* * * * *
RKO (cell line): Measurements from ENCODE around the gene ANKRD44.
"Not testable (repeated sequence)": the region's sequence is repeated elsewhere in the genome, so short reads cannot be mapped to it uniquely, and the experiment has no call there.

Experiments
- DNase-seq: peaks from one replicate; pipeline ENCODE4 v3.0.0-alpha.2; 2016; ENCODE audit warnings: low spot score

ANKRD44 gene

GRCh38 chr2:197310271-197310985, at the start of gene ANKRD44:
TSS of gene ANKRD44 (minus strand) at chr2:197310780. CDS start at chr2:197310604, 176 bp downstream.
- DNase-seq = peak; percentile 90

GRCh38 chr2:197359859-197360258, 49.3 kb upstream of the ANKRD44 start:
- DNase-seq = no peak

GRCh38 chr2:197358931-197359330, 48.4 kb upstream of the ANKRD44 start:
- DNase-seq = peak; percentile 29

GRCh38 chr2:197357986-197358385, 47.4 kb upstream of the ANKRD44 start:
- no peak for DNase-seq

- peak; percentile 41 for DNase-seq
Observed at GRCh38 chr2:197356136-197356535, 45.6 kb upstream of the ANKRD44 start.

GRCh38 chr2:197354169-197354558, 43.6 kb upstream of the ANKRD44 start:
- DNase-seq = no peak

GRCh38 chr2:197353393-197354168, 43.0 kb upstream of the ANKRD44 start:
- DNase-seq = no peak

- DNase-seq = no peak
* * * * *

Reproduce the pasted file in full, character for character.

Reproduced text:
RKO (cell line): Measurements from ENCODE around the gene ANKRD44.
"Not testable (repeated sequence)": the region's sequence is repeated elsewhere in the genome, so short reads cannot be mapped to it uniquely, and the experiment has no call there.

Experiments
- DNase-seq: peaks from one replicate; pipeline ENCODE4 v3.0.0-alpha.2; 2016; ENCODE audit warnings: low spot score

ANKRD44 gene

GRCh38 chr2:197310271-197310985, at the start of gene ANKRD44:
TSS of gene ANKRD44 (minus strand) at chr2:197310780. CDS start at chr2:197310604, 176 bp downstream.
- DNase-seq = peak; percentile 90

GRCh38 chr2:197359859-197360258, 49.3 kb upstream of the ANKRD44 start:
- DNase-seq = no peak

GRCh38 chr2:197358931-197359330, 48.4 kb upstream of the ANKRD44 start:
- DNase-seq = peak; percentile 29

GRCh38 chr2:197357986-197358385, 47.4 kb upstream of the ANKRD44 start:
- no peak for DNase-seq

- peak; percentile 41 for DNase-seq
Observed at GRCh38 chr2:197356136-197356535, 45.6 kb upstream of the ANKRD44 start.

GRCh38 chr2:197354169-197354558, 43.6 kb upstream of the ANKRD44 start:
- DNase-seq = no peak

GRCh38 chr2:197353393-197354168, 43.0 kb upstream of the ANKRD44 start:
- DNase-seq = no peak

- DNase-seq = no peak